Poetry Pamphlet Reviews & Features

Run by HappenStance Press

Bookmarks, D A PrinceCream cover. Title of book in large caps in top third, centred. Below this a line drawing of a pile of books, old fat ones, with bookmarks sticking out. Below this the name of the author in black italics, below that the name of press in very small caps.

HappenStancePress, 2018   £5.00

Life in microcosm

Just before Christmas I interviewed Peter Messer, a painter whose work I much admire. He revisits, again and again, the same knot of lanes and corners — and I was reminded of our conversation when reading D A Prince’s Bookmarks. Her collection strays much further afield but it, too, offers history in microcosm: her frame, that of tickets and stubs and scraps grabbed and utilised over years as bookmarks. Working now, backwards and intuitively along her shelves, she traces a layering of decades of lived history.

I love the ‘Manifesto’ at the start of the pamphlet, spoken by the bookmarks. ‘See us bristling along your bookcase’. I like how it acknowledges, without this being a problem, that it’s through the unfinished books, (broken promises), as well as the ones we know we love, that life tacks its meandering course.

Her lens tilts in different, and interesting, directions poem by poem. One pulls together a whole pile of tickets united only by the fact each has now resurfaced as bookmark. Others follow individual markers back to their remembered source, each retracing bringing its own new discoveries. ‘Supermarket till receipt’, sees the poet poring over ancient details:

But there’s so much more.
Served by Ryan (till number 2 that morning),
zero VAT, store number 446 (Co-op)

D A Prince always strikes me as a fine sleuth-poet — and ‘Shopping list’ provides further, enjoyable evidence:

                        [ ... ] what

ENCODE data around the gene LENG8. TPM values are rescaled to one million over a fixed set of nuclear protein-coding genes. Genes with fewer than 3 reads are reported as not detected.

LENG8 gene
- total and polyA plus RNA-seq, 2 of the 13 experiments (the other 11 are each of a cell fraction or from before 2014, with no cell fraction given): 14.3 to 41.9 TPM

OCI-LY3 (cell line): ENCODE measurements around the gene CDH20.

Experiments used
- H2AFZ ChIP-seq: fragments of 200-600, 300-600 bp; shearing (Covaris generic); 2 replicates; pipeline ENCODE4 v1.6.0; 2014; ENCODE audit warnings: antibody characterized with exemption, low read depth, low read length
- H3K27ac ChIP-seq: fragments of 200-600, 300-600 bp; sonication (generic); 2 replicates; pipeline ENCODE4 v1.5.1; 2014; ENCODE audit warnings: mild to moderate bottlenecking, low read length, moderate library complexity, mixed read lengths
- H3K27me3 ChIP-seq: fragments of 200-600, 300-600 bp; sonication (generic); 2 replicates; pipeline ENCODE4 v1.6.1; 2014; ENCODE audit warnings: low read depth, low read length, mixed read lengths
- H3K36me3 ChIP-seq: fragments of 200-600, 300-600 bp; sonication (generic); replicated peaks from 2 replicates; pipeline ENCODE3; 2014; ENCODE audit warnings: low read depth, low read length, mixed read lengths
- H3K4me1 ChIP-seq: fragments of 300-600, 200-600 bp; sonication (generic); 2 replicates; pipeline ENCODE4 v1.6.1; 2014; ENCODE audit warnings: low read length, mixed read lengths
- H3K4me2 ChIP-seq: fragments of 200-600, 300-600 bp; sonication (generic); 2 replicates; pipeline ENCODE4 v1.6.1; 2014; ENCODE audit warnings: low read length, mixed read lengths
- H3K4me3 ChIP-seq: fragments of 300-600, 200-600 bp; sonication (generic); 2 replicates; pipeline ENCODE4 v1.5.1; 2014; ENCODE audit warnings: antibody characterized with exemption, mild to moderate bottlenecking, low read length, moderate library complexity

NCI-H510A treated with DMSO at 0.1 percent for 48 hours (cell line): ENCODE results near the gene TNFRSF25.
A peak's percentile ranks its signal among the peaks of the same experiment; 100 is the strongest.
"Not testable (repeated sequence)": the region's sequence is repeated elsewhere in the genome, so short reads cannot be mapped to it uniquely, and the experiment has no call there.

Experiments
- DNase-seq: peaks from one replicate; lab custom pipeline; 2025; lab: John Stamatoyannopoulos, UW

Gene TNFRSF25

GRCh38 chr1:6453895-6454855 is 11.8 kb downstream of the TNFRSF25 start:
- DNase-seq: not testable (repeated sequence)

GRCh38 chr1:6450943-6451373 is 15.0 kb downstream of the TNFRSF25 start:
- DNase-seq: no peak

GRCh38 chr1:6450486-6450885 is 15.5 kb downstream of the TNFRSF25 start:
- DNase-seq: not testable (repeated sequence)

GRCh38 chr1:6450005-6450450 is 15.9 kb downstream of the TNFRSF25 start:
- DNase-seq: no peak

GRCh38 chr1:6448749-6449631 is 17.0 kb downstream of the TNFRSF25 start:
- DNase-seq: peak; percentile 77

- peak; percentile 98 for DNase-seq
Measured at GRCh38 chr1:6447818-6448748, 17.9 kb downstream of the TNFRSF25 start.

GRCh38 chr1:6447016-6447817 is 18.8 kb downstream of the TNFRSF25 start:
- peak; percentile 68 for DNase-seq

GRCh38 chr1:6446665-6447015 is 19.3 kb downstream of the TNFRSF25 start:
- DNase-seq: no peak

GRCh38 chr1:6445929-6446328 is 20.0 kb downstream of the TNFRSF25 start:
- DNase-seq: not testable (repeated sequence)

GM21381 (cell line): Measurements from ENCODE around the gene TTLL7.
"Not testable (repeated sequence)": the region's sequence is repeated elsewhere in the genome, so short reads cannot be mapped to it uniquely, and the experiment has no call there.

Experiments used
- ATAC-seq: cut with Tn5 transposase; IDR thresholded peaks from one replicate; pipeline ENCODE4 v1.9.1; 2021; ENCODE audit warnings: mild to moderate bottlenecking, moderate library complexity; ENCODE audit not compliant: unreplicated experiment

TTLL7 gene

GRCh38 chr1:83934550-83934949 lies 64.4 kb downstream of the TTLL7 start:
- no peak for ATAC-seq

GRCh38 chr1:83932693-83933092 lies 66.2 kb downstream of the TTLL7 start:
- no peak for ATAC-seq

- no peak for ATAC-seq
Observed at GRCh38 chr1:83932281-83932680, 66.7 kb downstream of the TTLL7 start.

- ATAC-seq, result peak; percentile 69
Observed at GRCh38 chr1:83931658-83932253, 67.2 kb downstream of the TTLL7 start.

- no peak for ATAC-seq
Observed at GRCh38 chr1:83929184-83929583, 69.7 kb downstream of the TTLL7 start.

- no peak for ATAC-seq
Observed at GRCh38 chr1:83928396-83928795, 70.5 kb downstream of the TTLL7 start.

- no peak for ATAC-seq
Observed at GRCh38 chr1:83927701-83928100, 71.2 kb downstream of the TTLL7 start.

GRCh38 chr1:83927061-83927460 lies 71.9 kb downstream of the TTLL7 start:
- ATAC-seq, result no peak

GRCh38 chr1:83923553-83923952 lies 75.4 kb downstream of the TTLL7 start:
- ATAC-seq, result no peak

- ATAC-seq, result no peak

is this shopping list (one side)
and list of names (reverse)
written in a scrawl so nearly mine
I’m halted?’

Throughout, there’s a warmth, as well as a ‘we’ who’ve shared history. I love ‘Postcard (from)’ which recalls a postcard-bookmark’s first arrival, and how ‘on a day / light couldn’t open, your Matisse / burst in with drenching sunlight’.

The final ‘Note’ is a gentle acknowledgement of long shared intimacy and homelife. ‘There is so much to explain’, it concludes, wryly. Exploring it, however — through the microcosm of a lifetime’s motley collection of randomly-located bookmarks — as this poet well knows — is worth its weight in explanations.

Charlotte Gann

Finding your place again

Lots of items can be used as bookmarks and D A Prince shows us examples of just a few — but almost everything has a place and time attached. Here museum tickets, raffle tickets, till receipts, restaurant bills from summer holidays, rail tickets, postcards, pressed flowers and torn strips of newspaper are all ways of marking a spot.

But while this is ostensibly a book about bookmarks, it could be argued it’s more about ways of returning to somewhere you’ve been — somewhere you don’t want to forget. It’s a book about transport, transportation and prolonging memory, and is heavily pro longing.

We get a sense of this from the first lines of the opening poem, ‘Tickets: Various’:

Here, close at hand, an avalanche of tickets
waiting to remake themselves.
They want to carry on, still be of use;
they know their time’s not up.

The printed list from ‘Supermarket Till Receipt’ acts as a way of examining forensic details that might have been forgotten in the rush of glorious purchases, like the strawberries that ‘glowed like sunburn’. We recover the time of purchase, amount spent, what was bought, and marvel at the survival of a scrap of paper that has ‘found its wrinkled way into a bag, / then home, then through this book /the day I started reading.’

The final poem of the collection covers that most transient of all bookmarks, the short personal note scrawled on a Post-It – something designed for one-off usage, but in this instance, outliving expectation. We’re told it is

A bookmark, maybe, caught up when time runs out
but with this promise: something to return to.
And what’s there to keep except (perhaps) Love?

It’s hard to argue with that. I’m an unashamed corner-folder and fully expect to be arrested within an hour of this OPOI going online, but I’m looking at the old train ticket in that old jacket pocket and it’s a new light that slants across it, thanks to D A Prince.

Mat Riches